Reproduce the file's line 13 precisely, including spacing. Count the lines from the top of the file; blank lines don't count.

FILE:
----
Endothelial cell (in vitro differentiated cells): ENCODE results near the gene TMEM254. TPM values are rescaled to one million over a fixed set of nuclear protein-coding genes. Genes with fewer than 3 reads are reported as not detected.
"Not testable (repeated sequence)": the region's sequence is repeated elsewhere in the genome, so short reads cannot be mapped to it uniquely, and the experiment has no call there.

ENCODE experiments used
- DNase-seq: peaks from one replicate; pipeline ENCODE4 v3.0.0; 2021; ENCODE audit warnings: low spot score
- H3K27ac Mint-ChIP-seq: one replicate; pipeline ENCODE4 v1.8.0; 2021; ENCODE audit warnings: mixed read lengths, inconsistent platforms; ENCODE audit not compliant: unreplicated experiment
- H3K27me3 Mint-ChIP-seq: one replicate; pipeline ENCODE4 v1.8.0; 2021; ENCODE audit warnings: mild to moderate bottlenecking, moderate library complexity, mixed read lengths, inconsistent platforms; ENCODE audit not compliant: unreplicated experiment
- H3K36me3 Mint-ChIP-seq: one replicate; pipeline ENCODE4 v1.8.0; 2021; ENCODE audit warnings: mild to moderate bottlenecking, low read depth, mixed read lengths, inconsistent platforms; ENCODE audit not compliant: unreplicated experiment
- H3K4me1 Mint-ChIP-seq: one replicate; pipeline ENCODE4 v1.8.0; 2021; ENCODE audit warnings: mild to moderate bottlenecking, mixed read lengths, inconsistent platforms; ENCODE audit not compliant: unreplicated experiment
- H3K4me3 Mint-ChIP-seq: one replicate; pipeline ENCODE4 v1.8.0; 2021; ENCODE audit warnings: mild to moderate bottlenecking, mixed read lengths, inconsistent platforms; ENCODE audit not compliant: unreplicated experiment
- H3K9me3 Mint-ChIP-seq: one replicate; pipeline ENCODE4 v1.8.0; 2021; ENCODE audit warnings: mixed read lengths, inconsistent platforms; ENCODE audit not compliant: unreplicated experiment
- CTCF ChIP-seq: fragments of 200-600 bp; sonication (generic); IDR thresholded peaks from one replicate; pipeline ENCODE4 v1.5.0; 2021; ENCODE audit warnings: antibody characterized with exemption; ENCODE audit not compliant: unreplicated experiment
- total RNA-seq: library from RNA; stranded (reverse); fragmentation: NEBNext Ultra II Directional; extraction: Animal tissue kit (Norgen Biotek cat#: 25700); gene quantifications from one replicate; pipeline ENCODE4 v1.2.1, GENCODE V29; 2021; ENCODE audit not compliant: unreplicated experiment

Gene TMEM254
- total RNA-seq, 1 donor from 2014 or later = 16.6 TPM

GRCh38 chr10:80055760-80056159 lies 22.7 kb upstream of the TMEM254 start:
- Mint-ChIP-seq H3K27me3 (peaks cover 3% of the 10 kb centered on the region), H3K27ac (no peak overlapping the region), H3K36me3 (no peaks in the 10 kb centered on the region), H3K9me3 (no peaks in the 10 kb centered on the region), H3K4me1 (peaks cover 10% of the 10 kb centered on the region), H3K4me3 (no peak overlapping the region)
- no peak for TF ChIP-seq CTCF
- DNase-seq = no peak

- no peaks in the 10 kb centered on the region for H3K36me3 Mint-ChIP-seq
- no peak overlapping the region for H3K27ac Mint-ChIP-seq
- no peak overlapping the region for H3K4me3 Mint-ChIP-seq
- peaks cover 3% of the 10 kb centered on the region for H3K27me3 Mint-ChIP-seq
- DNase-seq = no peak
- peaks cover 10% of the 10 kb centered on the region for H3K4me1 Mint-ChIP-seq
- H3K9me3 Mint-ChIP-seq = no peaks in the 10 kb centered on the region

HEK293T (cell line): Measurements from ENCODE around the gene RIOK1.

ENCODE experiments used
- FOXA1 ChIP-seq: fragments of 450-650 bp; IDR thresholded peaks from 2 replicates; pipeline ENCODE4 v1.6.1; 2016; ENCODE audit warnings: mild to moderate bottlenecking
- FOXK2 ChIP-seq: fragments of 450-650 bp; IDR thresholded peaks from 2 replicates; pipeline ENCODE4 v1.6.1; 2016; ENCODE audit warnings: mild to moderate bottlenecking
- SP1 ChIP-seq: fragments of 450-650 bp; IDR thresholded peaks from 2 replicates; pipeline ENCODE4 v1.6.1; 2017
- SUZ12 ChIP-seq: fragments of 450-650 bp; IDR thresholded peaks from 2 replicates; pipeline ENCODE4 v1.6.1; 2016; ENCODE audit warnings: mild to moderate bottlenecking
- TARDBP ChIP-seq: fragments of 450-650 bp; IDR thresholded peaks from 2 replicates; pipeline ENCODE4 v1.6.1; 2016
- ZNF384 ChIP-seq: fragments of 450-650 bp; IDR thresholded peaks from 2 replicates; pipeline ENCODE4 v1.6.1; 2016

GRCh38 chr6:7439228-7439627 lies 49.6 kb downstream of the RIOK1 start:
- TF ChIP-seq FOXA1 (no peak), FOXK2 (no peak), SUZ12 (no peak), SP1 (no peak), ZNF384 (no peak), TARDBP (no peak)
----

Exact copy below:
Gene TMEM254